“Anyone who trusts can be hurt. But those who do not trust hurt themselves,” says German economic psychologist Eva Schulte-Austum. She went on a trip through nine countries and held between 400 and 500 interviews with business experts and researchers as well as normal average customers. Her project is calles “World Trust Project” and its’ mission was to find out what trust really is and why we trust. All results are also summarized in her first book which was launched las year under the title “Everyone can trust” (German: Jeder kann Vertrauen).
Eva Schulte-Austum knows that distrust is a widespread phenomenon. Everyone knows mistrust as this uncomfortable feeling ringing the warning bell when something or someone seems not trustworthy to us. Depending on how and where we grew up, whether the environment conveyed trust or mistrust towards others or what experiences we had in life decides whether we spontaneously tend to trust or distrust more. If this warning bell sounds the alarm too often, we like to stand in our own way with our distrust, we then miss opportunities and feel worries where they would not be necessary. The positive news that Eva Schulte-Austum passionately spreads is, thank God: Everyone can learn to trust (again)!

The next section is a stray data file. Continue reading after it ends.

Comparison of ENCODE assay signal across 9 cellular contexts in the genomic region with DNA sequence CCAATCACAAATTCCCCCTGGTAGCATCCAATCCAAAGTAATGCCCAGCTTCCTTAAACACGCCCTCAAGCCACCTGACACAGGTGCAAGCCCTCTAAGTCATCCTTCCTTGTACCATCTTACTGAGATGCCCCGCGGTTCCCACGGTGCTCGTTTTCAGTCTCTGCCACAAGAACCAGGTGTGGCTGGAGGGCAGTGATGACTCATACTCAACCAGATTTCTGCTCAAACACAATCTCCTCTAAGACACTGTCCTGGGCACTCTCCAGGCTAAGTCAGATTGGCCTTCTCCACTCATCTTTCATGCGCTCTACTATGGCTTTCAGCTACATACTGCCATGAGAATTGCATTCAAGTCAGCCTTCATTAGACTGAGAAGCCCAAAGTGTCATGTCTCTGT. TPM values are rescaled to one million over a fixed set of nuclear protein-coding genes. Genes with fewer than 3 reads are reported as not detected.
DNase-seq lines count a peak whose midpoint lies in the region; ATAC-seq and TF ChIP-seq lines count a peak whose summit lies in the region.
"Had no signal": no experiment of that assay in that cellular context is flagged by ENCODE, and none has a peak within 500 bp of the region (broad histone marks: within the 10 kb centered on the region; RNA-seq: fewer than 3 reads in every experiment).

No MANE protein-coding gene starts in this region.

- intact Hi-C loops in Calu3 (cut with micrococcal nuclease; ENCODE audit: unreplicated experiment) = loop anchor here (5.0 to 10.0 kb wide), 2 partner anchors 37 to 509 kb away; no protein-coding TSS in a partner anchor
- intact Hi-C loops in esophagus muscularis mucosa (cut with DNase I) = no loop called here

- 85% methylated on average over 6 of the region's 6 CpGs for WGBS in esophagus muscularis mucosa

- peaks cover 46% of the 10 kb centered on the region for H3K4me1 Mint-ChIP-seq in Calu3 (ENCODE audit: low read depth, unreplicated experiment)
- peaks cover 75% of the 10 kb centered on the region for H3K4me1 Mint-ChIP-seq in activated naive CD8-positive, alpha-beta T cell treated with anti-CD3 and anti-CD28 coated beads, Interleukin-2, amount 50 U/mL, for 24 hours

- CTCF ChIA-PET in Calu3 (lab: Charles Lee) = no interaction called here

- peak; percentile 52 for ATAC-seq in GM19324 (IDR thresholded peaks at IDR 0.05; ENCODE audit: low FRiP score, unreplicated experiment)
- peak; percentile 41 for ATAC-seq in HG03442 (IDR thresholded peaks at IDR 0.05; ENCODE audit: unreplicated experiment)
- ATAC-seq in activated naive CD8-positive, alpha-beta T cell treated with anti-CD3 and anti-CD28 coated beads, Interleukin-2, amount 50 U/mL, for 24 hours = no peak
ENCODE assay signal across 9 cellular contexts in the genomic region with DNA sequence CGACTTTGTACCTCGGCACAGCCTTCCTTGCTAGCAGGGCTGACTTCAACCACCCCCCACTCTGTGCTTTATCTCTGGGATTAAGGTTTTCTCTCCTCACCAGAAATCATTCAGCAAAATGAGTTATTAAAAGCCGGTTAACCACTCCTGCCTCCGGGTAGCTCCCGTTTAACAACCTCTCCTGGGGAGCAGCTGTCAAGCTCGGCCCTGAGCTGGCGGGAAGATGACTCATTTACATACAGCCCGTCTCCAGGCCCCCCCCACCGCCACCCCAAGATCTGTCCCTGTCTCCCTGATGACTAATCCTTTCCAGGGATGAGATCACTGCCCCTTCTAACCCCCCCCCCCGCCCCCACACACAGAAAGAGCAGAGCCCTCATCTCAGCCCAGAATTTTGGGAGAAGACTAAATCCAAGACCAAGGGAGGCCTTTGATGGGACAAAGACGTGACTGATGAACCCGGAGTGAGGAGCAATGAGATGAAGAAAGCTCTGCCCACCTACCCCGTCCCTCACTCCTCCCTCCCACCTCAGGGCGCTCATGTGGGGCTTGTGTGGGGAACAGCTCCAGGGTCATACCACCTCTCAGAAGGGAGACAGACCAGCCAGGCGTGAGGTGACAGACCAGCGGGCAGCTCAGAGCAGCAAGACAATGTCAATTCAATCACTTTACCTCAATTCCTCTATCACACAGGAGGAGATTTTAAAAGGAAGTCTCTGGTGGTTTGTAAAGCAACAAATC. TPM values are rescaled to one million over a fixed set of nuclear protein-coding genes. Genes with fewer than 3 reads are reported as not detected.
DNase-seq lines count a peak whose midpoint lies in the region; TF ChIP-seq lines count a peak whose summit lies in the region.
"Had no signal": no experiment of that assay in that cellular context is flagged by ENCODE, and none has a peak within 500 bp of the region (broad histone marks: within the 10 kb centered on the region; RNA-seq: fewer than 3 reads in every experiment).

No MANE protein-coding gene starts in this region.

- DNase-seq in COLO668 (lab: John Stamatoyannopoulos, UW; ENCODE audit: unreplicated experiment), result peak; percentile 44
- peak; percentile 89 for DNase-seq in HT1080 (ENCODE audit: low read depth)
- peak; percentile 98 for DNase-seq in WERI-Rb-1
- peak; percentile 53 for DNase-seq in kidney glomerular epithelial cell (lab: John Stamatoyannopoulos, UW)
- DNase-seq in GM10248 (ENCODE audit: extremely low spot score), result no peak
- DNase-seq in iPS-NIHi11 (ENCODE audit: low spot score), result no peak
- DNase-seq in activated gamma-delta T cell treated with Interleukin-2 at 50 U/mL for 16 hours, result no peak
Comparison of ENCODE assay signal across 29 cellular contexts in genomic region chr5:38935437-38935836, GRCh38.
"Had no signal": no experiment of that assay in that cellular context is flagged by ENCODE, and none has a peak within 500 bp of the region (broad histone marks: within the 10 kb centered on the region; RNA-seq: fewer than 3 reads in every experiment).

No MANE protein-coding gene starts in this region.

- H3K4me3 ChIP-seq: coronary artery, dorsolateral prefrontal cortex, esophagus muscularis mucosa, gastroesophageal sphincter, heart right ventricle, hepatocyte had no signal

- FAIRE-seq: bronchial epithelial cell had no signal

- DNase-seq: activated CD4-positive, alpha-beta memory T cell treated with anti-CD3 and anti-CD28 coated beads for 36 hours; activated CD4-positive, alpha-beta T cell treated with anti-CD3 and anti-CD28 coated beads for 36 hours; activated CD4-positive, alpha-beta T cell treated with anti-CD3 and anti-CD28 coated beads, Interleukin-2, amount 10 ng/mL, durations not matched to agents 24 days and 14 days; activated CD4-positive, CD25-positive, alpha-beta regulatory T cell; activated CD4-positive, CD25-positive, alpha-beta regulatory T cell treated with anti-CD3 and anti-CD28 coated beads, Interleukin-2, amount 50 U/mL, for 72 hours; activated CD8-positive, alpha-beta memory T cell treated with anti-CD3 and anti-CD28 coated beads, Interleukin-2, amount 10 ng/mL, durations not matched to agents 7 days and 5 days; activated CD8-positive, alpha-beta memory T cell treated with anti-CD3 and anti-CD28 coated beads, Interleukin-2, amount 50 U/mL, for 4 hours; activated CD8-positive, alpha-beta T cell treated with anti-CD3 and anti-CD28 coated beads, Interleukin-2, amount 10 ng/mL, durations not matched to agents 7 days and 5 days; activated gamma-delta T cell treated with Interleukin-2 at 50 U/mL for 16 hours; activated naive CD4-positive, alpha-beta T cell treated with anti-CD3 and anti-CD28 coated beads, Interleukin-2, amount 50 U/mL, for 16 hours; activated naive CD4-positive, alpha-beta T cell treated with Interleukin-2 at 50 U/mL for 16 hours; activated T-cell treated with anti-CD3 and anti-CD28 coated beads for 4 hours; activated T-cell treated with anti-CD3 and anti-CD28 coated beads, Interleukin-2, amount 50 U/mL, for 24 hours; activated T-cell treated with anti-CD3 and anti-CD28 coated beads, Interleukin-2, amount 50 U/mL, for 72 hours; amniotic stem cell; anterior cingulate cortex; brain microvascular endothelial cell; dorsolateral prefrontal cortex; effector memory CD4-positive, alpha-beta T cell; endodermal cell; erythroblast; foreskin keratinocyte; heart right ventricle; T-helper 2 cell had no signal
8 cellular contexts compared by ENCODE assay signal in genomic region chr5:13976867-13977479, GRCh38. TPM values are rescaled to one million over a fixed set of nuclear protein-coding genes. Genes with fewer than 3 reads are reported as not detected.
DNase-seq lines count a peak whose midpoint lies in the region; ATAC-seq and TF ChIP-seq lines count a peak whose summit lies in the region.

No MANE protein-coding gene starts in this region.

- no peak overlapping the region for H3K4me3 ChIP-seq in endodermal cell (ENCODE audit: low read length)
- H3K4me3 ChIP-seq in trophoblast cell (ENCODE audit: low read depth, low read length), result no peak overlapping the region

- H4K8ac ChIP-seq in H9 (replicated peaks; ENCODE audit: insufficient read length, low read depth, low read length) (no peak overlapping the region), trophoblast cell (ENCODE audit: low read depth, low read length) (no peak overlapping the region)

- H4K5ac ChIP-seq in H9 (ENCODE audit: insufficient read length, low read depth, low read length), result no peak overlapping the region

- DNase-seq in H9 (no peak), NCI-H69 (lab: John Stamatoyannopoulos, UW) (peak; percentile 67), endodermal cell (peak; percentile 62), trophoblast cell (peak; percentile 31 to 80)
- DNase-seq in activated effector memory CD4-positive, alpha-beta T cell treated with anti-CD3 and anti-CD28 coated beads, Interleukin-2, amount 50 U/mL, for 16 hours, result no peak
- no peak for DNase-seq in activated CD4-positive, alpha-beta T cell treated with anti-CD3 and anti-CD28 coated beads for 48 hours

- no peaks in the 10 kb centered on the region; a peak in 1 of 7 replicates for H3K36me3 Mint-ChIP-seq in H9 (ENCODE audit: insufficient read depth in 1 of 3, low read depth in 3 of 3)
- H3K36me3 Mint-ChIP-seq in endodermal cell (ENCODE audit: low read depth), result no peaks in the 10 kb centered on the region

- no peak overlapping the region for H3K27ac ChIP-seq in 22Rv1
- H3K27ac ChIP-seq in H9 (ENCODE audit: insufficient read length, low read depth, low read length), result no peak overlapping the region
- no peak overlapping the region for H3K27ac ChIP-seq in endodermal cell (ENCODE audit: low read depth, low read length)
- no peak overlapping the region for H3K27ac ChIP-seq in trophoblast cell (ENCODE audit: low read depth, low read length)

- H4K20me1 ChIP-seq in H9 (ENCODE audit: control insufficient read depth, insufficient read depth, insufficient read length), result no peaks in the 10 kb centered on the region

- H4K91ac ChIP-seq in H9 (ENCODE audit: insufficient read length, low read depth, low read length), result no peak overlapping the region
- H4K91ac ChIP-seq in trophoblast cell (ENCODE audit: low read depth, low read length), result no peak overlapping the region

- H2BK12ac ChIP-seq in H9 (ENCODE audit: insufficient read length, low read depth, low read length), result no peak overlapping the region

Eva Schulte-Austum’s definition after her exciting journey through all different cultures is this: “I share something with someone, I give up responsibility and control, and I assume that the other person will not use it against me.”
It is important to her to emphasize that it is not at all about blindly trusting someone. On the contrary, it’s about carefully considering whether the other person is trustworthy – or not. As part of her trip for the World Trust Project, Eva Schulte-Austum heard some recurring arguments across all countries and cultures that determine whether we trust someone. For example, we tend to trust someone when he/she does not talk badly about others and shows honesty and commitment.
Now, why is it that trust is so important for Eva Schulte-Austum? She explains it like this: Research shows that trustworthy people are not only more successful in their jobs, but also happier and more content in their lives. On the one hand, Eva Schulte-Austum, as a business psychologist, wants to understand why these trustworthy people go through life more easily than others. On the other hand, she wants to derive from these results what others can learn from these people. In her exciting lectures, she exposes trust traps and shows how we can overcome a “hangover” after disappointments. She gives practical tips on how everyone can manage relationships in which we feel safe and supported.
As Germany’s leading trust expert, she is the likeable shooting star among the keynote speakers and has already become a crowd puller. Her lecture topics include, among other things, how to delight customers with trust and thereby increase sales, how to gain trust and also maintain good relationships in the work environment or why everything would remain the same in New Work without trust. Listen to your gut feeling!
As an exception, you can trust Eva Schulte-Austum blindly.